Captain Paul Fields sued the City of Tulsa for violating his First Amendment rights, as well as the Establishment Clause of the First Amendment, when his superior, Deputy Chief Webster, sent a memo ordering him or his officers to attend a religious event. The Tenth Circuit Court of Appeals decided this case in the police department’s favor. Fields v. City of Tulsa (10th Circuit. 2014).
For many years, the Tulsa Police Department had found it successful to engage in community policing, by participating in events to build trust with the local community. As part of that mission, the department accepted requests to attend 3,500 community events in an eight-year period. About 10 percent of those, or 327 events, were held at religious venues or institutions affiliated with religious faiths.
In 2010, the FBI notified the Islamic Society of a threat against it. Over the following months, the Tulsa Police Department worked to protect the mosque and the school next door. When the threat was over, the Islamic Society decided to hold an event to thank the police department for its help. Webster asked for volunteers to attend the event.
When there were no volunteers from Fields’ command, Major Harris, who reported to Webster and was Fields’ superior as well, forwarded an email from Webster ordering each shift to send two officers and a supervisor or commander to the event. The email read:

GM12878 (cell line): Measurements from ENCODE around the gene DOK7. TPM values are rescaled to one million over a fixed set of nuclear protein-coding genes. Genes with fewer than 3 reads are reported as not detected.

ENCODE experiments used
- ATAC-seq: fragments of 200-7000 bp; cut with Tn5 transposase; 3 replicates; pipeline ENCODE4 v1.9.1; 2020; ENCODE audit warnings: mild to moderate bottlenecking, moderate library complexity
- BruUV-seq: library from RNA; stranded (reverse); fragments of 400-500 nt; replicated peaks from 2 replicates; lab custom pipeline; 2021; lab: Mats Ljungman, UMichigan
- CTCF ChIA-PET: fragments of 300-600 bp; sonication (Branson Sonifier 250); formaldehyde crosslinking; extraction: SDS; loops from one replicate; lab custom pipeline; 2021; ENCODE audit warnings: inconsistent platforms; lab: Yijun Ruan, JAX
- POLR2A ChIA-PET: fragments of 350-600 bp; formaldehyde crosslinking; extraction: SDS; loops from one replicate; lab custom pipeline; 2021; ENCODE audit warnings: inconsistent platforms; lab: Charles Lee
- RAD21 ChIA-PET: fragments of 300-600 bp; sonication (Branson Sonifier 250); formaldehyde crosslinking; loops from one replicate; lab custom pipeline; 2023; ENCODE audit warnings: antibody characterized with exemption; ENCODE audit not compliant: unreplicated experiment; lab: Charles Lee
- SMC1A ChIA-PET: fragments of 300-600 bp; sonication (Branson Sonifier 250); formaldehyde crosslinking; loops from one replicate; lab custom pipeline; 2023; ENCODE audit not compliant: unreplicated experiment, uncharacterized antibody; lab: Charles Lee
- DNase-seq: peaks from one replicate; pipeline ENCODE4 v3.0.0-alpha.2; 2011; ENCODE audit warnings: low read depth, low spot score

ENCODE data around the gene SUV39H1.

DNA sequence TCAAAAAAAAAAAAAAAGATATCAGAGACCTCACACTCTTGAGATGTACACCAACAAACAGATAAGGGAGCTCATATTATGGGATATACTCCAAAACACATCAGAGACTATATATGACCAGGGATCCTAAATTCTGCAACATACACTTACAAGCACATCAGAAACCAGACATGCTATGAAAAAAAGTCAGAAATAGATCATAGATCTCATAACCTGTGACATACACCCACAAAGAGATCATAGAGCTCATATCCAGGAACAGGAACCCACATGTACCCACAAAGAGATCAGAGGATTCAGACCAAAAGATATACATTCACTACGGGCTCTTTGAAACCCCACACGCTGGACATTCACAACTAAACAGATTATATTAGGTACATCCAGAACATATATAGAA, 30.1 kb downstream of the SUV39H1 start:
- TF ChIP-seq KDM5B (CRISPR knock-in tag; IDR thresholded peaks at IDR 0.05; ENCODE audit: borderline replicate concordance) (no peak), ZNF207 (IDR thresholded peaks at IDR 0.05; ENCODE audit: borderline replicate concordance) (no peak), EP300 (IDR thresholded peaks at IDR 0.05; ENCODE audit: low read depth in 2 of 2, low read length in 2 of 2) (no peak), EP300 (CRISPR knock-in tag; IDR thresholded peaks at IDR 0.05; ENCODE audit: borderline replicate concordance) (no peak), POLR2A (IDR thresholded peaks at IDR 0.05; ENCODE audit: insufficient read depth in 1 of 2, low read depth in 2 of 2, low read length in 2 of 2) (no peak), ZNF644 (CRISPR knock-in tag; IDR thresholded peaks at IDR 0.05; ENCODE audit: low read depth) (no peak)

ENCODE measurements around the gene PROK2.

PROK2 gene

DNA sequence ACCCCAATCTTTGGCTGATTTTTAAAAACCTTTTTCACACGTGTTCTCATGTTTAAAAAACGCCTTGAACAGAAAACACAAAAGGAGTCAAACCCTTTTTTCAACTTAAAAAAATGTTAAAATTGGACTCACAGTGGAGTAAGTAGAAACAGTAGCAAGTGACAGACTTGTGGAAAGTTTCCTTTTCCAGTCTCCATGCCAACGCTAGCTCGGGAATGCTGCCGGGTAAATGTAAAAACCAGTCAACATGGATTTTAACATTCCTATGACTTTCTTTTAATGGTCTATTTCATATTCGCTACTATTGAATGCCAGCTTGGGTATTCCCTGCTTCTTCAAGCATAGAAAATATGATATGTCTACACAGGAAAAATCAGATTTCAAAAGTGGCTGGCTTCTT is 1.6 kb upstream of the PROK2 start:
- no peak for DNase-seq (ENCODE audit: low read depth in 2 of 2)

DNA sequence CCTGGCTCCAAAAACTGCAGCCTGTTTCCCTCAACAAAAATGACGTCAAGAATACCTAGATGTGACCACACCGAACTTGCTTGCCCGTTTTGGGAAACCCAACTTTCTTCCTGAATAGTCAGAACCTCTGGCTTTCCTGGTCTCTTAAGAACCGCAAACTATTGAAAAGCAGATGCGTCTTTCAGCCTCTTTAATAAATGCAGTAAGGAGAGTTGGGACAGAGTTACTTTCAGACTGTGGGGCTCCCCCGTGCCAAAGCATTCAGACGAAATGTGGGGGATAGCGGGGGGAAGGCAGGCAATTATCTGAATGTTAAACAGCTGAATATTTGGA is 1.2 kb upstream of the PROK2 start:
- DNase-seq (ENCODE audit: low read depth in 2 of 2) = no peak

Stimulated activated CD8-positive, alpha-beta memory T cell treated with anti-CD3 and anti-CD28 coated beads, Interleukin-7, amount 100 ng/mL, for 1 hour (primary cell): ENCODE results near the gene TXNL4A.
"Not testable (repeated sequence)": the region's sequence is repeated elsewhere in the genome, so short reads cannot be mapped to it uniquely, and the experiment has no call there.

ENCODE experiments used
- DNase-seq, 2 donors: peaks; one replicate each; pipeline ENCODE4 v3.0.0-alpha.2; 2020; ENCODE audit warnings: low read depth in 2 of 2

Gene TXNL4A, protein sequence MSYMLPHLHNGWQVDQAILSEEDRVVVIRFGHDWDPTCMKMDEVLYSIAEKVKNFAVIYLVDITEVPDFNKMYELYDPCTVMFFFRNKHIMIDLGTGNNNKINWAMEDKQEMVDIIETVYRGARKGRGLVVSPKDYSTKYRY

We are directed by DCOP Webster to have representatives from each shift—
2nd, 3rd and 4th to attend. Here is his note to me:
Re that attached, I have advised Ms. Siddiqui to expect small-group visits at [11:00,
1:30, and 4:30]. Please arrange for two officers and a supervisor or commander from
each of your shops to attend at each of those times. They can expect to be at the
facility for approximately 30 minutes but can stay longer.
Fields clearly and knowingly disobeyed the order, and was ultimately transferred to a graveyard shift and given a written warning as a result. Fields filed suit.
The Tenth Circuit found that the order to attend the event did not require Fields to violate his personal religious beliefs. He could have followed the order by ordering others to attend. The court also held the order did not violate the Establishment Clause because no informed, reasonable observer would have perceived the order or the event as a government endorsement of Islam. The order did not burden Fields’ right of association because it did not interfere with his right to decide what organizations to join as a member. Finally, Fields’ retaliation claim failed because the interests of the police department as an employer outweighed his free-speech interests.
This case points out that when a public employee is required to attending a religious event to further the goals of the public agency, there is no constitutional protection, as long as certain precautions are followed.